10 Things I Wish I Had Known Before Starting College as a Mom

Those of you who follow my blog probably know that I have two young boys. William (2.5 years old) and Ignatius (1 year old). I am also pursuing a B.S. of Fisheries and Wildlife Sciences online through Oregon State University as a full-time student. Before I combined the two I wish someone had told me the following things.

1. Being a mom and going to college is really, really hard.
I knew that this was going to be more difficult than the traditional path. But no one really clued me in on how difficult. For example, the whole idea of “I’ll do homework when the kids are napping” goes right out the window when your toddler decides naps are for sissies. Also by the time you wrestle one or both kids into bed for a daytime nap or (hopefully) a few hours of nighttime sleeping you are already mentally, emotionally and physically exhausted. It takes extra perseverance and willpower to be able to work on college after wrangling a child/children all day.

2. You need “us” time.
You need to set aside time for you and your children. Time beyond breaking up fights and calming fussy babies. At first this may seem like it could break your focus from schoolwork. Really it helps rejuvenate you. If you are only really dealing with the difficult times and trying to use all the kids “good” times to do schoolwork you will miss all those times. Take a little time to cuddle up and read a book, go out to a playgroup or just snuggle on the couch together.
Also make “us” time outside the bedroom (and inside!) for you and your spouse. He/she is your main cheerleader and comrade in the daily struggle between college and parenthood.

3. Your professors want you to succeed.
I have never met a professor who I felt had it out for me. Though I am sure there are exceptions, the huge majority of professors want you to do well. Many of them either had children while in college and remember how difficult it is, or had children after college and admire you for taking on this challenge with kids. Professors are paid to teach you and in turn help you to learn. So don’t be afraid to ask them to clarify lessons, provide extra resources on hard topics or look over your work.

4. Don’t be afraid to ask for help.
First off, I’ll repeat it your professors want you to succeed. Ask them for help when you need it. But please don’t wait until last minute. Secondly, if someone offers to watch your kids for a few hours, or to look over college papers, take them up on their offer. Those few hours can make a huge difference. Having someone willing to read through boring college papers and give you feedback is extremely helpful. You are embarking on a long and difficult journey so take any help that people offer.
Many colleges also have free tutoring (both online and offline). Take advantage of these services, especially in subjects that are difficult for you (Chemistry anyone?).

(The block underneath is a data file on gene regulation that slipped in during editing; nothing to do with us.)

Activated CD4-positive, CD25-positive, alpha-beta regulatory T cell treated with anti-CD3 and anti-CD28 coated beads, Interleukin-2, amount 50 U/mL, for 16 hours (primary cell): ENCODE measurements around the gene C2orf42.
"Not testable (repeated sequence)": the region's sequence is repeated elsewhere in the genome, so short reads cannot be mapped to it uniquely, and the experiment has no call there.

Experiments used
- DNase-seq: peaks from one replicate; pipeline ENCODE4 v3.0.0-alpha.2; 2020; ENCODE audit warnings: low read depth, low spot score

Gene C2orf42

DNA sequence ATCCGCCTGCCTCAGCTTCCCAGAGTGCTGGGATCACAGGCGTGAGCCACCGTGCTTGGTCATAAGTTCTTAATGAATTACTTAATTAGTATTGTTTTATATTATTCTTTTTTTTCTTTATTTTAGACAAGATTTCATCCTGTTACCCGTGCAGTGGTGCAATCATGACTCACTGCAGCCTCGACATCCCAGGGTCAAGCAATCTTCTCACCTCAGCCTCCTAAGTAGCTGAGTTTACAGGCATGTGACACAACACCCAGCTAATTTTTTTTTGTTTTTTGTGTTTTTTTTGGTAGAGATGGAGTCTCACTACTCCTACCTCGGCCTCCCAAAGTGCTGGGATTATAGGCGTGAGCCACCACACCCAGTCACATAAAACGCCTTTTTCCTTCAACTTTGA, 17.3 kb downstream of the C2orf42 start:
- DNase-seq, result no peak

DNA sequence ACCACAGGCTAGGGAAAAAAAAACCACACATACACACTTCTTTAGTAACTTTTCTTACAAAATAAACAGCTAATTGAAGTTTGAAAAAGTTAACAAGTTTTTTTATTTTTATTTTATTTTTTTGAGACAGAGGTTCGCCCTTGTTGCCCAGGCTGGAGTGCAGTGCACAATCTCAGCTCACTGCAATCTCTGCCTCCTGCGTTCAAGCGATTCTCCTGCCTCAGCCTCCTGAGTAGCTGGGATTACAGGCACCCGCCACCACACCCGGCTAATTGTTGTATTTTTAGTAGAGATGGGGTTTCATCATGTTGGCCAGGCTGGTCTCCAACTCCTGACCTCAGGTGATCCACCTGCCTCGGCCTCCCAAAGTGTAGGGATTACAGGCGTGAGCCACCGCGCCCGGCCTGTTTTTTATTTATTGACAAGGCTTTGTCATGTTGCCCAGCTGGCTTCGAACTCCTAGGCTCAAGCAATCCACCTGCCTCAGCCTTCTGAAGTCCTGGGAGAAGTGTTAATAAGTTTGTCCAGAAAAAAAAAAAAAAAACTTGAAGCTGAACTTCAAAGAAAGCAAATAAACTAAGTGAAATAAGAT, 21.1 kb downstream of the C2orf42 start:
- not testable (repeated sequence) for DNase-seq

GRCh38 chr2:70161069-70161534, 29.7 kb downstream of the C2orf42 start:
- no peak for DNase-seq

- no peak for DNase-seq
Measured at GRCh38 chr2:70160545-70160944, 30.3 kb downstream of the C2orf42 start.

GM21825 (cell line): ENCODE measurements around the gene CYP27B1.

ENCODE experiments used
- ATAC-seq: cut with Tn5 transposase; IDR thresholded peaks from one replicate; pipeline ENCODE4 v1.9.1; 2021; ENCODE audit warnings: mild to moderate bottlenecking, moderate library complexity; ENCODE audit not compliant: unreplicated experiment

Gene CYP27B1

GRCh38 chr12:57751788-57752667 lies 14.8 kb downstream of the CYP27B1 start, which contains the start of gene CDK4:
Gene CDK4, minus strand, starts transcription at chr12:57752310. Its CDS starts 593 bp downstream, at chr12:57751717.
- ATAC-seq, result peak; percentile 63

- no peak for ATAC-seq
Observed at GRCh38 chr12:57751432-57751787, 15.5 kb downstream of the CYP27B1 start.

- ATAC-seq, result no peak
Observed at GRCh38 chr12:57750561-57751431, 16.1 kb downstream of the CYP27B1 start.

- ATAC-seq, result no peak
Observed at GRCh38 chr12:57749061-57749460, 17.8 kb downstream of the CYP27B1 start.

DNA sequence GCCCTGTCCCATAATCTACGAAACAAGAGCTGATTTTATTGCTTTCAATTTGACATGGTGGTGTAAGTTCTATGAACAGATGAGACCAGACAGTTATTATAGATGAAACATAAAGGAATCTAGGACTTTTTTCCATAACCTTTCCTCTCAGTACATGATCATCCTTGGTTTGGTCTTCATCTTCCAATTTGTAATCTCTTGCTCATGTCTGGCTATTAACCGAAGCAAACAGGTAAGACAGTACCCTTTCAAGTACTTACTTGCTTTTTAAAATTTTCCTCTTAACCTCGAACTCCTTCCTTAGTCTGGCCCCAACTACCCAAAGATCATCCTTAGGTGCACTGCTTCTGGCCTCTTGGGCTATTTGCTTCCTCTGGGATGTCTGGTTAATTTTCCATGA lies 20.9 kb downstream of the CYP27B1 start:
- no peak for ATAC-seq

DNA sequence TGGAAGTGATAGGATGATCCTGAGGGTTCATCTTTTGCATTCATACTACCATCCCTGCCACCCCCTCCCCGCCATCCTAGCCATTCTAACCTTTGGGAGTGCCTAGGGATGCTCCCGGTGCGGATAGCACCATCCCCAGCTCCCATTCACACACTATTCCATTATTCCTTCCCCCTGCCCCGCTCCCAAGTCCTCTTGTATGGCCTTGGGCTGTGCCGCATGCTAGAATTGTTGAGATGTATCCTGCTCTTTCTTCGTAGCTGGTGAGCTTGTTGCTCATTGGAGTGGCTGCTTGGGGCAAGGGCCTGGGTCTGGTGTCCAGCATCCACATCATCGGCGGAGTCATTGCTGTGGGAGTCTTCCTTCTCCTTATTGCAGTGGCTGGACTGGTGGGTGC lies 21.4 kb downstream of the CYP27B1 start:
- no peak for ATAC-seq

5. Be open with your professors but also try to give plenty of notice.
I have taken college courses in the midst of a miscarriage, during a difficult pregnancy, and in the midst of preparing for/delivering my youngest son. During all of these circumstances I have been able to work with my professors on deadlines and grades simply because I did my best to give them notice and I was honest. Of course there are limitations with each professor. My circumstances were all particularly extensive of course. However, if you have a good relationship with your professor and are keeping up with schoolwork you will be pleasantly surprised with how willing they are to work with you when life events cause conflicts with college.

6. Have plenty of nutritious snacks/easy meals in the house.
This can be a lifesaver when you are trying to finish that big paper before the deadline. Also stress often leads us to have unhealthy food habits, so have some healthy snacks around to combat that. You have enough worries trying to manage a house, kids and college. Don’t try to be a Pininterest mom (unless you find that relaxing in which case go for it!).

7. Get outside at least once a day.
Some days this may just be a walk to the mailbox. But that walk will make a difference. Fresh air and exercise can reduce stress levels, as well as help you focus and think. Also it helps your kids. I always find that my boys will nap more easily or at least settle down more easily if we get outside at least once a day.

8. Connect with other parents.
If you can find a group of college parents, that is awesome. If you’re going online to a college across the continent like I am that may be more difficult. So try to at least connect with other parents through playgroups, church and personal connections. You need to be able to step away from your coursework and share the joys (and tears) of parenthood with others.

9. You will doubt yourself and question why you are doing this.
You will do this again and again.Particularly around midterms and finals. You will consider just getting an easier degree or a certification. You will wonder if it would be better to pick up a local job you saw in the paper. You will wonder if this is really worth the time, money and effort. You will want to give up.
It is worth it. You are creating a better future for your children. You are creating a better future for yourself. It is incredibly hard, but it will be worth it.

10. Study what you are passionate about.
Of course having a marketable degree is important. But make sure it is something you can be passionate about. Not only do you need to be interested in this as a long-term career, but you will need that passion to make it through college. You need to love what you are learn at the same time that you may be hating the stress of learning it.

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